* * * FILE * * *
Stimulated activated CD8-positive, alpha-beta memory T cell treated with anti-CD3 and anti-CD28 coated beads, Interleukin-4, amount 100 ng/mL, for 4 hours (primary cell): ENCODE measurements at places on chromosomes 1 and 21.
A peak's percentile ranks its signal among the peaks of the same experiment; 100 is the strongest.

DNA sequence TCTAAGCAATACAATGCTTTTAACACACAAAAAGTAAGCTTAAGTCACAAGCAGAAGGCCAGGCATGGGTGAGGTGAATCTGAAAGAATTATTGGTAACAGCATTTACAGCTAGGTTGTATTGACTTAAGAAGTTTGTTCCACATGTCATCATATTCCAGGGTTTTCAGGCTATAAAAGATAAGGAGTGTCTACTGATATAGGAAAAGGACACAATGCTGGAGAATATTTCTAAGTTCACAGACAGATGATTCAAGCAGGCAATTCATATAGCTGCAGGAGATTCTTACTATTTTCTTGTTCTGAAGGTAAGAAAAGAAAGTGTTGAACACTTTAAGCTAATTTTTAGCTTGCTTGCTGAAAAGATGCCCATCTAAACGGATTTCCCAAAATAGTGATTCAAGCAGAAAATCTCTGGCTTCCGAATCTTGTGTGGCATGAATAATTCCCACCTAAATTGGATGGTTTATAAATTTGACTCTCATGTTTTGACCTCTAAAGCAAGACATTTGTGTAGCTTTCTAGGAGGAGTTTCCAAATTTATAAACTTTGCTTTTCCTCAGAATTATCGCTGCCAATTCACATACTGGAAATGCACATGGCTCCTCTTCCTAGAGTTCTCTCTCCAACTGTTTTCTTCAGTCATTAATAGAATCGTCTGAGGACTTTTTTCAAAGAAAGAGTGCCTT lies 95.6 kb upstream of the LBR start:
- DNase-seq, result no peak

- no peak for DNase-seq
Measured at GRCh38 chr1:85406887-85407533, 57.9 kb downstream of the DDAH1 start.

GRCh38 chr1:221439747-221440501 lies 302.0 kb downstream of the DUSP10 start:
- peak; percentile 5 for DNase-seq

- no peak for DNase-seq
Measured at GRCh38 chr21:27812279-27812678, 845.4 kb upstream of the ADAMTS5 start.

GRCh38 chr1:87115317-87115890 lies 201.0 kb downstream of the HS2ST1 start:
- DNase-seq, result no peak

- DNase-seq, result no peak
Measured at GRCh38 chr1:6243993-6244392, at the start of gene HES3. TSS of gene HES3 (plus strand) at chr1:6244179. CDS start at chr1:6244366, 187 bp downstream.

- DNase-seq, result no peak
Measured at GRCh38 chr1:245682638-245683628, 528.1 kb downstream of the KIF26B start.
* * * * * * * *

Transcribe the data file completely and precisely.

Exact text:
Stimulated activated CD8-positive, alpha-beta memory T cell treated with anti-CD3 and anti-CD28 coated beads, Interleukin-4, amount 100 ng/mL, for 4 hours (primary cell): ENCODE measurements at places on chromosomes 1 and 21.
A peak's percentile ranks its signal among the peaks of the same experiment; 100 is the strongest.

DNA sequence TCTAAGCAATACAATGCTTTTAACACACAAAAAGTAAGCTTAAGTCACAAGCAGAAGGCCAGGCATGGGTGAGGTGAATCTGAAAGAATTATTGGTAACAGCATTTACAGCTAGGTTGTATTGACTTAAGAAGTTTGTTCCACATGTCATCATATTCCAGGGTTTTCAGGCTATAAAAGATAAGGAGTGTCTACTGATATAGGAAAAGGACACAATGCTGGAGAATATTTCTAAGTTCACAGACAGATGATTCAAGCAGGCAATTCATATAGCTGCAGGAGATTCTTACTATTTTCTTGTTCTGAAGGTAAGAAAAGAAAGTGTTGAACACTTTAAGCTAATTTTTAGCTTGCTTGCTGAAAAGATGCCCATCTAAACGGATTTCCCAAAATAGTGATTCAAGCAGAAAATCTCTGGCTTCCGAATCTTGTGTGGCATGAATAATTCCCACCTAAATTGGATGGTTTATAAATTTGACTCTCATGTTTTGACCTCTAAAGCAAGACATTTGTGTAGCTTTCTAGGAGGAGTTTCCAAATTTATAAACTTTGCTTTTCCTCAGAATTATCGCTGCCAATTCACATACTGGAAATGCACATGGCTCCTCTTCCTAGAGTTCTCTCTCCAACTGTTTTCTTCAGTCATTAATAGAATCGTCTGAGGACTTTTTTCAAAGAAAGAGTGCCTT lies 95.6 kb upstream of the LBR start:
- DNase-seq, result no peak

- no peak for DNase-seq
Measured at GRCh38 chr1:85406887-85407533, 57.9 kb downstream of the DDAH1 start.

GRCh38 chr1:221439747-221440501 lies 302.0 kb downstream of the DUSP10 start:
- peak; percentile 5 for DNase-seq

- no peak for DNase-seq
Measured at GRCh38 chr21:27812279-27812678, 845.4 kb upstream of the ADAMTS5 start.

GRCh38 chr1:87115317-87115890 lies 201.0 kb downstream of the HS2ST1 start:
- DNase-seq, result no peak

- DNase-seq, result no peak
Measured at GRCh38 chr1:6243993-6244392, at the start of gene HES3. TSS of gene HES3 (plus strand) at chr1:6244179. CDS start at chr1:6244366, 187 bp downstream.

- DNase-seq, result no peak
Measured at GRCh38 chr1:245682638-245683628, 528.1 kb downstream of the KIF26B start.